1. The fact that I can help people get through a problem or situation is super great. I personally love being useful, so when my clients are successful in meeting their goals, I feel elated.  
  2. Sometimes, the people nearby can't provide a certain level of comfort we coaches can give. I often feel sad for clients who are obviously just in need of a good friend to confide in and talk about their issues with, without judgment. As a coach, we don't want them to feel like they're being judged and that we truly want to help them - which I do.
  3. As much studying as we've done to do our job well, there's still plenty to learn. Not one human is the same and often, similar cases lead to very different results - which means we have to approach their situation differently. Some responses work, some don't.
  4. As someone fascinated with human psychology, my career helps me hone my skills in communication, relationships, maintaining logic despite the problems, and figuring out what makes people tick. As I help others, I'm able to build skills for when I have to deal with my own problems. Yes, we do have problems too.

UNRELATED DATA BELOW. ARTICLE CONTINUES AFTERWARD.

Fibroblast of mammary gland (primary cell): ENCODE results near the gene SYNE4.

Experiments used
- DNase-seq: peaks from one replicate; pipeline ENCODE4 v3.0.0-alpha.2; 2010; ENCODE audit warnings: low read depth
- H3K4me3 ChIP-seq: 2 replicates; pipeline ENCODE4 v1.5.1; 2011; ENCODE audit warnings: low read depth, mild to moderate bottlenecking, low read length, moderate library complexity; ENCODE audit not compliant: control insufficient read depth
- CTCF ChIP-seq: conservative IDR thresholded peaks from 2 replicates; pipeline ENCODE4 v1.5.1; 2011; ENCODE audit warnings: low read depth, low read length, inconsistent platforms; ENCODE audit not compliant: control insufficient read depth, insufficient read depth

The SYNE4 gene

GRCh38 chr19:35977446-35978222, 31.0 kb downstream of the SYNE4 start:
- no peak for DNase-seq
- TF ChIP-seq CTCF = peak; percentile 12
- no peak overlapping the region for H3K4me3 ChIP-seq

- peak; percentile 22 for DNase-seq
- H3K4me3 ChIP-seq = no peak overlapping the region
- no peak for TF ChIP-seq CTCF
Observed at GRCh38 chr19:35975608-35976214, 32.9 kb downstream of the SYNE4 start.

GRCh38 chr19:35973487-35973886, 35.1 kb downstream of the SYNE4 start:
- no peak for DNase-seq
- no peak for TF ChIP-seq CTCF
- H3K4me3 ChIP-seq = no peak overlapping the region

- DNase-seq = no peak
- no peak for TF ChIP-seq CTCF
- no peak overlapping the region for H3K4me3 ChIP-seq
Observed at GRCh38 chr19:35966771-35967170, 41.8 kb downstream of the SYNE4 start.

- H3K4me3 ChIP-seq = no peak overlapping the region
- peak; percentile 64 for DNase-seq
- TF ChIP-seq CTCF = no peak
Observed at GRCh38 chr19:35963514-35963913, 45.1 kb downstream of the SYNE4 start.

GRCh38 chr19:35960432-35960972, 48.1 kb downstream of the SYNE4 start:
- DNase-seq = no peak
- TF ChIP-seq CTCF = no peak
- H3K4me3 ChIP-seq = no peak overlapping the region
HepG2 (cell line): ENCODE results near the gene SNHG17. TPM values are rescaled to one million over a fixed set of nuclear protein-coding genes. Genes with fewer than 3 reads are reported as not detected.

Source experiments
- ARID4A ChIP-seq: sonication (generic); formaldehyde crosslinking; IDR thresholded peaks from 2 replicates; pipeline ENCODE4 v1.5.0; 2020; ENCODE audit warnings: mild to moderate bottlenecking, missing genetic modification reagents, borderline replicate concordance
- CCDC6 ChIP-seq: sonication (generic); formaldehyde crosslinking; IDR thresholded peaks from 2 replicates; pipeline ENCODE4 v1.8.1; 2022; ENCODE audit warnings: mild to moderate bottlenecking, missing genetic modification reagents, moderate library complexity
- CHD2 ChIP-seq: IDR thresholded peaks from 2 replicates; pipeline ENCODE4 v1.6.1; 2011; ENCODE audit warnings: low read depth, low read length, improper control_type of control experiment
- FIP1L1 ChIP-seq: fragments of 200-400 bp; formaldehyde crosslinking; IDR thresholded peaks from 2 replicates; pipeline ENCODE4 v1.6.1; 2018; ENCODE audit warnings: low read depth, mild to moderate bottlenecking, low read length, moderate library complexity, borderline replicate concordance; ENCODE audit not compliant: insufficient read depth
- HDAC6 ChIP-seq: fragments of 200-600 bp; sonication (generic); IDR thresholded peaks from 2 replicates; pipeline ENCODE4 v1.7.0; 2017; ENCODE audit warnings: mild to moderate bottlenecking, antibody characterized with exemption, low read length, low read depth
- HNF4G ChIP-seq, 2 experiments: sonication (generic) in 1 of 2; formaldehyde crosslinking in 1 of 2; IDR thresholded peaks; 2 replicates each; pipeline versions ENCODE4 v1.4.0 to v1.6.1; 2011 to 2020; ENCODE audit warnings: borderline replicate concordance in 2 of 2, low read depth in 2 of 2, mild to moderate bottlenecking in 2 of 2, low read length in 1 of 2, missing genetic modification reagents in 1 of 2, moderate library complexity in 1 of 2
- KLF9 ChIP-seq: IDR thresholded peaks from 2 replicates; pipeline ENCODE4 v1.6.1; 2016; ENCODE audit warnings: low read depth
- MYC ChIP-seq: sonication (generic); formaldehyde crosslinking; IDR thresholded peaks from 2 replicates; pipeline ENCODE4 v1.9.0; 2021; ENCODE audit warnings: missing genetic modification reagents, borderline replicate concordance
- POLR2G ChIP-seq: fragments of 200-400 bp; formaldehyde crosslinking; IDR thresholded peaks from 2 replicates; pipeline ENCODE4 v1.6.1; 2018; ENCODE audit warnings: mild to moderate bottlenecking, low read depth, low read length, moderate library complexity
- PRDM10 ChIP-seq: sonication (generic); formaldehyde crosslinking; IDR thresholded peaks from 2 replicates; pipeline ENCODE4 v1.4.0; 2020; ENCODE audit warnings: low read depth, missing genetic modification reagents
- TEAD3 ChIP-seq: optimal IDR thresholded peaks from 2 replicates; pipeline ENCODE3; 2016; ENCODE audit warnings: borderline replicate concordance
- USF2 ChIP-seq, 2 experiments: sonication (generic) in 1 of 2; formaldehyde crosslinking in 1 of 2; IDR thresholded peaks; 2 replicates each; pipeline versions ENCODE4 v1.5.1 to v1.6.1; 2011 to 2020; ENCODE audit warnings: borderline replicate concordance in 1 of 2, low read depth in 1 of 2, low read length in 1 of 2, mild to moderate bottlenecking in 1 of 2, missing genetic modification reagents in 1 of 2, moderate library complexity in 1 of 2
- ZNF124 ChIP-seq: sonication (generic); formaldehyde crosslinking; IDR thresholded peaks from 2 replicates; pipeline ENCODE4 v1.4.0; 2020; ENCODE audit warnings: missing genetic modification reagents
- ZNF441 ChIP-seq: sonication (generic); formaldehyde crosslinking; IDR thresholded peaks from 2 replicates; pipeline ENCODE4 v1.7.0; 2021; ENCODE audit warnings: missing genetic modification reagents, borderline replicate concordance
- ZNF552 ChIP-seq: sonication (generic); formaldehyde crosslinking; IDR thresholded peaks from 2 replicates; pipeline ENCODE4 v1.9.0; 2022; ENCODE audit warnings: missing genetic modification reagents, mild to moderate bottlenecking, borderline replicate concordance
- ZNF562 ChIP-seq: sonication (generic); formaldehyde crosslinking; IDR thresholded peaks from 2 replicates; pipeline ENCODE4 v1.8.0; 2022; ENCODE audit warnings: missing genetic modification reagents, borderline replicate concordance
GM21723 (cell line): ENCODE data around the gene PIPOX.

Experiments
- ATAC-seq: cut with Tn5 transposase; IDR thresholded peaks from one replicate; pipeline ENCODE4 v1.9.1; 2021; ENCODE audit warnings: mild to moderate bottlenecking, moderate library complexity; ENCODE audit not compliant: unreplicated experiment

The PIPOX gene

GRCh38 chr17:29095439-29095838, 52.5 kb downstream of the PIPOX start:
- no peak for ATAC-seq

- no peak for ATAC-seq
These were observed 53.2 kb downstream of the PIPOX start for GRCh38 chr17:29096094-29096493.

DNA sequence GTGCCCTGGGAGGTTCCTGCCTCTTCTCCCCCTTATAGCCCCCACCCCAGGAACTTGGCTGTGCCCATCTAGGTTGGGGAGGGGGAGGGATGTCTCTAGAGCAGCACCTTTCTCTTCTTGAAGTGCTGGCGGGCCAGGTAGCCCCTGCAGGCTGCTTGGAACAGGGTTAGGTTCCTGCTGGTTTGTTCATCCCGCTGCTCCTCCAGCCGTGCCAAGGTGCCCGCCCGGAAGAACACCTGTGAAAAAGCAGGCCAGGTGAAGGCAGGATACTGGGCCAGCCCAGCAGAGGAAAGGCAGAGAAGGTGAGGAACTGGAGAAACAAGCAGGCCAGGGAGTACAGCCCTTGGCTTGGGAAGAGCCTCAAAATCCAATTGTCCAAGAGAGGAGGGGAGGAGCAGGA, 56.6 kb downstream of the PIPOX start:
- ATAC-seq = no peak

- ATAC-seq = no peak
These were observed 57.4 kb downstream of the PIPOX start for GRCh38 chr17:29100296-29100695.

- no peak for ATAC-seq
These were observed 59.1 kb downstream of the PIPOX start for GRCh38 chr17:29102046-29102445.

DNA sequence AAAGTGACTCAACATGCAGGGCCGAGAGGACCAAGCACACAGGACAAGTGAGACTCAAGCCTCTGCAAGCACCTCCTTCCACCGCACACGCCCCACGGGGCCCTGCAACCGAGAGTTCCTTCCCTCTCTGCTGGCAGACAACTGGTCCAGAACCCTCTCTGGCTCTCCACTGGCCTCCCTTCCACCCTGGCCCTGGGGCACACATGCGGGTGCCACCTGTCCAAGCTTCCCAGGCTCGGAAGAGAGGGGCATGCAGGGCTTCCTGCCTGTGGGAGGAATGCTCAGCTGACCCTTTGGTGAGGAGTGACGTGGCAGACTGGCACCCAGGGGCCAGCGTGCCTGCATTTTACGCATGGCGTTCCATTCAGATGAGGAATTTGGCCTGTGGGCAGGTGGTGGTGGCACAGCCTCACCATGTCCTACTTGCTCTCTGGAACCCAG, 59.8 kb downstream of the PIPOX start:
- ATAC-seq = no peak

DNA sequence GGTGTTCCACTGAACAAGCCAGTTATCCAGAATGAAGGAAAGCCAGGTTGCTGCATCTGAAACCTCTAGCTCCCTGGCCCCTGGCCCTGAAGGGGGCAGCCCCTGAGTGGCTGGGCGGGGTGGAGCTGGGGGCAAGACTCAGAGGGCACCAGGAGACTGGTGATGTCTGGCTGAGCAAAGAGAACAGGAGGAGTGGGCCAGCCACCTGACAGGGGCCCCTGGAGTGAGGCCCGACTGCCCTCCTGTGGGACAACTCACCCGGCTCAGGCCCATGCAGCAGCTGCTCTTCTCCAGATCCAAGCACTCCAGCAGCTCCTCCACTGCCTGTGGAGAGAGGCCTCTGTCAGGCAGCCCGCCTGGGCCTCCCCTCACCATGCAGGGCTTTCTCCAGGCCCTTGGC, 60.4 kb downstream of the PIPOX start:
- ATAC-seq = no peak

5. I've had some clients come back to me after a few sessions who were able to turn their situation around for the better. Hearing feedback like that really motivates me to keep on coaching.

The (Somewhat) Negatives of Relationship Coaching

While I find my job exciting and valuable, there are moments when I get super tired or just not want to accept calls anymore. Yes, it happens - but so far, I've been able to motivate myself to never skip a workday. What's off about it all is that the effects are more mental and emotional. Here are a few: